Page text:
O’Brien Talks RV Homelessness, Neighborhood Policing, and “Mobile Meth Labs”

CYFqO9IUkAAIyChLast week, a group of west-side residents organized as the Neighborhood Safety Alliance (NSA) met at a Magnolia church to address city officials about what they call a crime wave perpetrated by homeless people living in RVs in their neighborhood, and to demand an immediate “moratorium” on all RV parking on city streets. Although the city has not agreed to ban RVs (at least those owned by people who don’t have houses at which to park them) from city limits, city officials did tell me last week about plans to open three parking lots around the city for RV campers who agree to follow the law and abide by community guidelines. Those who break the law or fail to abide by the rules of conduct in the RV camps, which will be run much like the existing tent cities, will be asked to leave or, potentially, arrested.

In our conversation about the proposal, which will be announced this week,  city council member Mike O’Brien (who has subjected himself repeatedly to audiences that have shouted him down, screamed insults, and refused to let him answer direct questions) expressed ambivalence about whether RV camps were the right temporary solution, given the growing problems of income inequality, addiction, and homelessness in Seattle and nationwide. And he expressed little patience for gatherings billed as “conversations” that turn out instead to be firing squads aimed at city officials who are looking for solutions. Here’s the rest of that conversation.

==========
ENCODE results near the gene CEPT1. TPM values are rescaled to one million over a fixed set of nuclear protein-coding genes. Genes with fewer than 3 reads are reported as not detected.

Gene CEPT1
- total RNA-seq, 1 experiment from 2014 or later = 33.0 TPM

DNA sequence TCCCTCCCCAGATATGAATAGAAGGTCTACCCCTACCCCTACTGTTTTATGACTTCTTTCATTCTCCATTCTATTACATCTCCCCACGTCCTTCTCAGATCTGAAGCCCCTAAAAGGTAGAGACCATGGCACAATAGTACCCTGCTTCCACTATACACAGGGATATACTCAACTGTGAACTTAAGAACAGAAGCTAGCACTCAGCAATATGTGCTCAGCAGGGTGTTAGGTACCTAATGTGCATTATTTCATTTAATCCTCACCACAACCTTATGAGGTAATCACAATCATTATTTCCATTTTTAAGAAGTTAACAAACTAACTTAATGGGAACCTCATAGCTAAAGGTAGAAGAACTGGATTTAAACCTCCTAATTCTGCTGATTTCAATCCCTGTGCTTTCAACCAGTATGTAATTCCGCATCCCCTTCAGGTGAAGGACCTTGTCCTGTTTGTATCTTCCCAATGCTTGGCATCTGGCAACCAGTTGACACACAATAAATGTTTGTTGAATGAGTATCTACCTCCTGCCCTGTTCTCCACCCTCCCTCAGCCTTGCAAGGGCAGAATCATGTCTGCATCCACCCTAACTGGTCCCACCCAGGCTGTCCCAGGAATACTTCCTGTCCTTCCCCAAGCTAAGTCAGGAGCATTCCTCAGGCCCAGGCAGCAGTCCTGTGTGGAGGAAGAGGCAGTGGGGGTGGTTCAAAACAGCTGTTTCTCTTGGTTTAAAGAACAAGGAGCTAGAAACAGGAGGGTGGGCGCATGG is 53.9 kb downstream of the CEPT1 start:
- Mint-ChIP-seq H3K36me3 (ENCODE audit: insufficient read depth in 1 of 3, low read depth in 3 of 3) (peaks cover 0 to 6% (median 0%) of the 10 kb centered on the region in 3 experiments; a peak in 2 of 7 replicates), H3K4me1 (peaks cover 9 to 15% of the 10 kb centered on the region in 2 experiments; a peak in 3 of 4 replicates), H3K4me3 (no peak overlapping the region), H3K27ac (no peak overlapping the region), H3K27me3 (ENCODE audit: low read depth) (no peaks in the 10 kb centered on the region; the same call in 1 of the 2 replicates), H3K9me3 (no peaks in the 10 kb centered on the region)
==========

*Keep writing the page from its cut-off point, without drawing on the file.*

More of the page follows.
The C Is for Crank (ECB): Why do you keep showing up for meetings when people don’t seem to want to hear what you have to say, and outright yell insults at you when you try to speak? Are you getting anything out of this or learning anything from these conversations?

Mike O’Brien (MO): When the meetings are set up that way, they’re not particularly productive. I can’t always tell going into it how it’s going to be, and there’s always hope that it’s going to be a good, productive meeting.

The thing that was so unproductive about that meeting is that it was just framed on the extremes of, “Arrest everyone” vs. 100 percent compassion. And it’s not like there are no legitimate concerns that need to be addressed. We have some really good people at the city working on it, and it’s also not going as fast as it should and there’s folks that should be held accountable. But all those complexities get lost when someone stands up there and says, “Will you ban all RVs in five days?” It makes the conversation difficult.